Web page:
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Transformer of Worlds

Transformer of Worlds

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Published by twingle93
Daikaiju
Daikaiju

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Published by: twingle93 on Dec 06, 2011
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07/24/2013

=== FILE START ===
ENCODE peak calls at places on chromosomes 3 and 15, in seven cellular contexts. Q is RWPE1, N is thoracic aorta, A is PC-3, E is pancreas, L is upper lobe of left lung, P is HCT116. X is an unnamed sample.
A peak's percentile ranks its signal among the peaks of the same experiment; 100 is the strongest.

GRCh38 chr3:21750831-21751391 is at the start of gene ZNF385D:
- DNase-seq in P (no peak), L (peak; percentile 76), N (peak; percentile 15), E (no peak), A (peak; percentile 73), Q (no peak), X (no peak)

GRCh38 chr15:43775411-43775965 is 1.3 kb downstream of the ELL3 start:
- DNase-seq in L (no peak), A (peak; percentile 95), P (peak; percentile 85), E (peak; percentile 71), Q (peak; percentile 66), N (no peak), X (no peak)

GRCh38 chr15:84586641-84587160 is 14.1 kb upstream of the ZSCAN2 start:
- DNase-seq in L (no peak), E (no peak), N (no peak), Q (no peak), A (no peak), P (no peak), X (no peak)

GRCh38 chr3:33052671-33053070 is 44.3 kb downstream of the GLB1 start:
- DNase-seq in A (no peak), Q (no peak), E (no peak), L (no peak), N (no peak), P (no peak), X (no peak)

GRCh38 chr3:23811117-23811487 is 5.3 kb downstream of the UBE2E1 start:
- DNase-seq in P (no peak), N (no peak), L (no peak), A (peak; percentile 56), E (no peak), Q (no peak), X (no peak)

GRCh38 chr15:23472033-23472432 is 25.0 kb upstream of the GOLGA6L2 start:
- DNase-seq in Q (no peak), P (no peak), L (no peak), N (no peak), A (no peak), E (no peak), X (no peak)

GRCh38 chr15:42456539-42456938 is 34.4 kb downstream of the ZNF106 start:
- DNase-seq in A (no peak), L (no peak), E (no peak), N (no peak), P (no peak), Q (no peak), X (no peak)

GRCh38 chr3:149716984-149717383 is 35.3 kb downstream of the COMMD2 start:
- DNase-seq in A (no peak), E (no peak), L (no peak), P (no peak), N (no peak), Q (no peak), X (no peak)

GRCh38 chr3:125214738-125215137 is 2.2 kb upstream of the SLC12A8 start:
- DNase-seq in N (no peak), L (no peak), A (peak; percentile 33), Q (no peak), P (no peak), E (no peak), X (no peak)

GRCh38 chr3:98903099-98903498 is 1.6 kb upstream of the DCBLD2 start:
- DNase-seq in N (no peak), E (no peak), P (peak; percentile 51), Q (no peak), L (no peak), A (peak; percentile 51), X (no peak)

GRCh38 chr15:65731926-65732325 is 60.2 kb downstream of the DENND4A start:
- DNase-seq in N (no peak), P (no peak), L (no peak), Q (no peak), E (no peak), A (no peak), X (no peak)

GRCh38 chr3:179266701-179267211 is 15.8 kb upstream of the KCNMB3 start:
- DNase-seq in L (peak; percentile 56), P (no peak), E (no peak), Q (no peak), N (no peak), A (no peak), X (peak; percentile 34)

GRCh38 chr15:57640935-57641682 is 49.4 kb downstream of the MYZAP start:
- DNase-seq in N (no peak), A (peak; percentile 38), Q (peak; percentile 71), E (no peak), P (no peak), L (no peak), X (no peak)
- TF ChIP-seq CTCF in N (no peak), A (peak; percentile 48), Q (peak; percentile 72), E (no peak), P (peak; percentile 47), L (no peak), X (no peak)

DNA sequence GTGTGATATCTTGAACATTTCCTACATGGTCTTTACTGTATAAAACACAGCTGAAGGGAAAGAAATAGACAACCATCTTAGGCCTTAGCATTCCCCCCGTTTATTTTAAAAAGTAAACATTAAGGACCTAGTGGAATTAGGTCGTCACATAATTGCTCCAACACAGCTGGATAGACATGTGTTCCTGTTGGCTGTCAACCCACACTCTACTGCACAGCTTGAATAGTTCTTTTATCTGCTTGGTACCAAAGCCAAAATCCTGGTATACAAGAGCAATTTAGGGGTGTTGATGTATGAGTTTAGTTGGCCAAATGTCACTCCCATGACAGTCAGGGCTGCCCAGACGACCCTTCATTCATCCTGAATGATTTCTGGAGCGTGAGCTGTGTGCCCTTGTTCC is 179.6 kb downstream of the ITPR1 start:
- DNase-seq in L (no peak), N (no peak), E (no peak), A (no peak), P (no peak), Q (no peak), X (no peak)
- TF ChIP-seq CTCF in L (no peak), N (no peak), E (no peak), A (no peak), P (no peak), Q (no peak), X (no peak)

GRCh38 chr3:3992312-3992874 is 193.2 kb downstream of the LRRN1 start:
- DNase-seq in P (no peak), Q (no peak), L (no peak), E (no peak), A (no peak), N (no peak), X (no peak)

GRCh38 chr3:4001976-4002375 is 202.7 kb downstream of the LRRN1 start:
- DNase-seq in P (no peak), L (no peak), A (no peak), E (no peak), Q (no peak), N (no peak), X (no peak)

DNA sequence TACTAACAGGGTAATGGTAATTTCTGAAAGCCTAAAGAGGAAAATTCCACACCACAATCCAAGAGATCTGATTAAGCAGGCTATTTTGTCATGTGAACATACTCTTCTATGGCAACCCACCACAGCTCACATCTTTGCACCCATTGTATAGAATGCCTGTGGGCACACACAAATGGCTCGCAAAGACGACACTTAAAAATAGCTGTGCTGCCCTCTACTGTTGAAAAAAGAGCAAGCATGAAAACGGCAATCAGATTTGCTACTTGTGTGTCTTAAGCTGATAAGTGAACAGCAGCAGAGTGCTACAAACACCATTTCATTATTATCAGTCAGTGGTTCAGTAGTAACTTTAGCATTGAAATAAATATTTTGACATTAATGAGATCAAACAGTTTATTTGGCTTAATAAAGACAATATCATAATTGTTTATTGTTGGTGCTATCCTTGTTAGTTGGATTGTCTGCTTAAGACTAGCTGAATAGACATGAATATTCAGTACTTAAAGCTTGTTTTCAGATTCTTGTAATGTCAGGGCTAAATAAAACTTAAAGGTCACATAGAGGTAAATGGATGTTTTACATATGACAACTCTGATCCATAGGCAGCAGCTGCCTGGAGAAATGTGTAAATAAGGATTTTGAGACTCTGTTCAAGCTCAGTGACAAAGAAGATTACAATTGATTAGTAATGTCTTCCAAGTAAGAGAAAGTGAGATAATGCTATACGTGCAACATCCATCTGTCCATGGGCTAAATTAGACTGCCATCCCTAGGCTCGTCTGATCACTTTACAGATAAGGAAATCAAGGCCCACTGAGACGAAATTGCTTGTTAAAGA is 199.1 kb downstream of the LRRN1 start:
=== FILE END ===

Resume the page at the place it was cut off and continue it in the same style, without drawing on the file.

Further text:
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The Transformer of Worlds byStephen Mark Rainey"So, Mr Black, which world is this?" Ryuhebi asked, his segmented underside tightening nervouslyaround my left arm. "Doesn't look like any place I've ever been.""I don't know," I said, gazing curiously at the uniformly purple sky, the quicksilver sun hovering abovethe eastern horizon, the coal-black lake at the base of a rocky decline, and the sea of gray-green,metallic-looking trees that marched away to the west. "I don't think I've ever been here either. But hehas. Looky there."The crystal sculpture sprouted from a boulder-strewn hillside like a twisted pillar of ice, its styleunmistakably Luserke's. Upon closer inspection, I fancied that the sparkling, thirty-foot-tall constructresembled a monstrous strand of DNA, its double-helix-shaped trunk bristling with thorn-like barbs andcreeping tendrils. It was an evil-looking thing, commensurate with its purpose. As I slowly approachedit, I detected an erratic, warbling hum, disturbingly human in tone, like a chorus of mad Buddhistmonks whose tongues had been cut out. This meant it was active and that danger almost certainlylurked nearby.I started towards it, but Ryuhebi squeezed my arm and said, "I'll check it out. It's more likely to defenditself against something your size than mine."Ryuhebi slipped to the ground, faded, and slithered towards the sculpture, leaving only shallow, S-shaped grooves in the charcoal-like soil as evidence of his passing. For a sometimes-invisible,frequently cranky, and positively outspoken Japanese coral snake, Ryuhebi could exhibit remarkablyselfless behaviour. I had first encountered him in a dreamworld called Daigoramu, where he hadaccosted me and demanded that I pay a tribute of two delectable baby Chiko rats before he would allowme to pass unbitten. The catch, of course, was that Chiko rats did not exist in Daigoramu.However, being anything but the average, half-disoriented, neophyte dream explorer he undoubtedlyexpected, I knew of a kingdom or two where such creatures thrived and managed to procure a pair inrelatively short order. Ryuhebi, impressed almost beyond words with my offering, then and thereappointed himself my inseparable traveling companion. It was a serendipitous meeting, for he and Ishared similar objectives; he no more desired to see his world devastated by Ivan Luserke than I didmine.Few who had met him or even glimpsed his work would deny that Luserke wag a profoundly giftedartist; far fewer, though, would recognise him as one of the most dangerous men ever to walk the earth.But they knew of him in Kadath. where he wove his dreams into fantastic constructs of clay, stone,glass, or pigment, the results of which, possessed of their own malignant intelligence, became the brutal musters of all in their domains. So it was in Cathuria, and in Ulthar. and on the far island of Oriab, and in all the lands that lay at the bottom of the 700 stairs to the realms of deepest slumber.The artist did not create the horrors to which he gave shape; they had long existed in distant, shadowydimensions, beyond the conception of even the most horrifically inspired lunatic mind. No, Luserkewas merely a medium, a craftsman who provided a means for the incorporeal to assume shape. His